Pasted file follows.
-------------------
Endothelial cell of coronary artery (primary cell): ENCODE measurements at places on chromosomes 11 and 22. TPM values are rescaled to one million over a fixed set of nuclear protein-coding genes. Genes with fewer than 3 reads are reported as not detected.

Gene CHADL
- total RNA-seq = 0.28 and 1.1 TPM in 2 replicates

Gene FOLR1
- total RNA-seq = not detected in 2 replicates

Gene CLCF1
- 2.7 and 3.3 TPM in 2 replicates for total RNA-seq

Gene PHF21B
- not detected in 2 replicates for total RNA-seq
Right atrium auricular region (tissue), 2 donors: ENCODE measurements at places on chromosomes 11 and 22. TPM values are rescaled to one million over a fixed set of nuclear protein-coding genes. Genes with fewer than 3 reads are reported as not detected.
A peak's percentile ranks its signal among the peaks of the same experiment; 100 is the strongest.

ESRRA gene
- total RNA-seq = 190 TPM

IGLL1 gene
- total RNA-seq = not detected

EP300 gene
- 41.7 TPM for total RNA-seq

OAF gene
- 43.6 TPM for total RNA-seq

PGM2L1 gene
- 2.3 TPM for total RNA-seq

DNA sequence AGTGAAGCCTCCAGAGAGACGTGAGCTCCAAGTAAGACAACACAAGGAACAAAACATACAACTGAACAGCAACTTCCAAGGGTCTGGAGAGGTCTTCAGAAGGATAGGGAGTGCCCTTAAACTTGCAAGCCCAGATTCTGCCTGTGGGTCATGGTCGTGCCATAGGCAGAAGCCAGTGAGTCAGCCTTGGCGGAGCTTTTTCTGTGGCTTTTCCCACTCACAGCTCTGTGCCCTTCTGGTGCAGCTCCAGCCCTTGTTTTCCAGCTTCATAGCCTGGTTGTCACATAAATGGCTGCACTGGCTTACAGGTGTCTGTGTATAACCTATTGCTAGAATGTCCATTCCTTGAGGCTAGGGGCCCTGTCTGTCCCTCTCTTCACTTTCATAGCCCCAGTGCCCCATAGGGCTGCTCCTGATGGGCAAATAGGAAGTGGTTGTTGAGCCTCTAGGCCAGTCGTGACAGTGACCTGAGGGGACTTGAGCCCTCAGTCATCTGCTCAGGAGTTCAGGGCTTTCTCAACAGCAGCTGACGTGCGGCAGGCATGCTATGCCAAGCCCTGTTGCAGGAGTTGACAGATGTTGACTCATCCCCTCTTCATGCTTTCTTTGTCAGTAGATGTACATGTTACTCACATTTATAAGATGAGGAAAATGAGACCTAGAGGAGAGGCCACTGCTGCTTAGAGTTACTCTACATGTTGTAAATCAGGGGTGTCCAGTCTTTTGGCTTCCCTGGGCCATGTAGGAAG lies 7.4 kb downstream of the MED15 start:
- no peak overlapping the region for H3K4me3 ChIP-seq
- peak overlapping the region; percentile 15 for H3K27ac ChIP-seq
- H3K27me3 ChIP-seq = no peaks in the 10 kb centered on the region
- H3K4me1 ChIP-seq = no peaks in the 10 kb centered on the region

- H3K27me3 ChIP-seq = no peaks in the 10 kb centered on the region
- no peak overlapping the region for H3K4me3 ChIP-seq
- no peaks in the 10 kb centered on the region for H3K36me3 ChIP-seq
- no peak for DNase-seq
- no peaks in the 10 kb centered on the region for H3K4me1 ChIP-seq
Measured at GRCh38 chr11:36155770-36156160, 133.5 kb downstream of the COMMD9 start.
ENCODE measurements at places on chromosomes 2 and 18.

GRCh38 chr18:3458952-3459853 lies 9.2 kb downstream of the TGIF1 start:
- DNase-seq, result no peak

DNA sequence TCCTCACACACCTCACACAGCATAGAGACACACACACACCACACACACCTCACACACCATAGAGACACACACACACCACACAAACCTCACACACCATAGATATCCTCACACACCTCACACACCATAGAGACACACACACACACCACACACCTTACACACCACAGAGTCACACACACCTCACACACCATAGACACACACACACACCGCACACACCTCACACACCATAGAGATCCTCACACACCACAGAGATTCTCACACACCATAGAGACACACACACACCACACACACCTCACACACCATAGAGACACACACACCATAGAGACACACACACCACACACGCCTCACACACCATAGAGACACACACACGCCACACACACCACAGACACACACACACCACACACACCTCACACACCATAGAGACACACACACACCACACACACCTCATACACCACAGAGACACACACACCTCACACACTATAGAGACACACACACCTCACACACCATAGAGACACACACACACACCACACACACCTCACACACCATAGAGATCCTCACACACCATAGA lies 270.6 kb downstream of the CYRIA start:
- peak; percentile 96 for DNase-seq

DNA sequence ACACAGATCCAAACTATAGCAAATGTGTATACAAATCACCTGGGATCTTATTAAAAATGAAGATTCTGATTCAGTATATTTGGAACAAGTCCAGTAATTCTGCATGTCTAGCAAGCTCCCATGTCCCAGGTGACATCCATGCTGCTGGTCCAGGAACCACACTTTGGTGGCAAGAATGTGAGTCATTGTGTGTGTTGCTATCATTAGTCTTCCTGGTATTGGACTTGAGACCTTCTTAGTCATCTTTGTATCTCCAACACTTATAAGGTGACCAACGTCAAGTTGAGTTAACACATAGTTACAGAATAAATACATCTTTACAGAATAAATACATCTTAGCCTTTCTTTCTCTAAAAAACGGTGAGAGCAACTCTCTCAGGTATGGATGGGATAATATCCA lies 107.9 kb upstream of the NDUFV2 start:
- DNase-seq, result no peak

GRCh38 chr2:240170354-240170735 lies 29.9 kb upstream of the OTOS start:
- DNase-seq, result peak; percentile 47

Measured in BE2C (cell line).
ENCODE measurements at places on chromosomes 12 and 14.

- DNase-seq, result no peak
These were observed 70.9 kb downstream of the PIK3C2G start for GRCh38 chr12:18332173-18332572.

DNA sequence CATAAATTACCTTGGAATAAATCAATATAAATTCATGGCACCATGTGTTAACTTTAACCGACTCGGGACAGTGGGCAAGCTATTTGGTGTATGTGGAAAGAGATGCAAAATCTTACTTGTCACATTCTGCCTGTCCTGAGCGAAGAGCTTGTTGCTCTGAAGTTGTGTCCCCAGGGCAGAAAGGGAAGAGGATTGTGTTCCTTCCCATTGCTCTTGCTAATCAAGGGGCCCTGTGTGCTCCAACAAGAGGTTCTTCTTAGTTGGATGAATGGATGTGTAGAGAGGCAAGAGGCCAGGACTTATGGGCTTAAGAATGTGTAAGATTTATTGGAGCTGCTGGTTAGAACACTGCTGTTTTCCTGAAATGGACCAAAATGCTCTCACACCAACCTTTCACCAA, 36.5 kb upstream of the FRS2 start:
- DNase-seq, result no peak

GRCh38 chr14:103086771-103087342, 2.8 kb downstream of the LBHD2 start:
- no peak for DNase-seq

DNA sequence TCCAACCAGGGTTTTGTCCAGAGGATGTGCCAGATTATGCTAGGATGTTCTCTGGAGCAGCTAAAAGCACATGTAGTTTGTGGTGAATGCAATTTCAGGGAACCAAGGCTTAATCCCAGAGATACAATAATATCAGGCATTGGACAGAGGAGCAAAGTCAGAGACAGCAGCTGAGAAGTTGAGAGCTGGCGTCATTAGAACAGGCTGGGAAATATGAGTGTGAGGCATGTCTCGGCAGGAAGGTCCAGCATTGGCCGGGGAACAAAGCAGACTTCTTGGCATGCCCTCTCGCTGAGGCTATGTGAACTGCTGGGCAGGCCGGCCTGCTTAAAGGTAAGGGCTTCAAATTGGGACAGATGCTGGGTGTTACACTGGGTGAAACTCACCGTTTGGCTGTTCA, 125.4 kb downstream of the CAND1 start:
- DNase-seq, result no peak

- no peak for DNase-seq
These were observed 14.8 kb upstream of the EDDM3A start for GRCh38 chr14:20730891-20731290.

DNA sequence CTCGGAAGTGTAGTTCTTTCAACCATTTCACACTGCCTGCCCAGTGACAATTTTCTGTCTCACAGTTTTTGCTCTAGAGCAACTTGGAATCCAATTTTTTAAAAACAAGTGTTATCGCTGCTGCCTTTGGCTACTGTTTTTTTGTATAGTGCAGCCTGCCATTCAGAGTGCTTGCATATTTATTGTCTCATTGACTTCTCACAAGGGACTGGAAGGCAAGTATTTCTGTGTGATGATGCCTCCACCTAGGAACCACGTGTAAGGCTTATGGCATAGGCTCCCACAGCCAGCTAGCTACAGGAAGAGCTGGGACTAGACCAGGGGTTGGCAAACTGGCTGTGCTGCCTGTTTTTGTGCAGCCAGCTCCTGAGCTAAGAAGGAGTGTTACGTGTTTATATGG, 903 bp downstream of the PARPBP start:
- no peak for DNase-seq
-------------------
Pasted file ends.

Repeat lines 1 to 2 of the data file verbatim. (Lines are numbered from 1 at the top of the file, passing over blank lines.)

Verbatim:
Endothelial cell of coronary artery (primary cell): ENCODE measurements at places on chromosomes 11 and 22. TPM values are rescaled to one million over a fixed set of nuclear protein-coding genes. Genes with fewer than 3 reads are reported as not detected.

Gene CHADL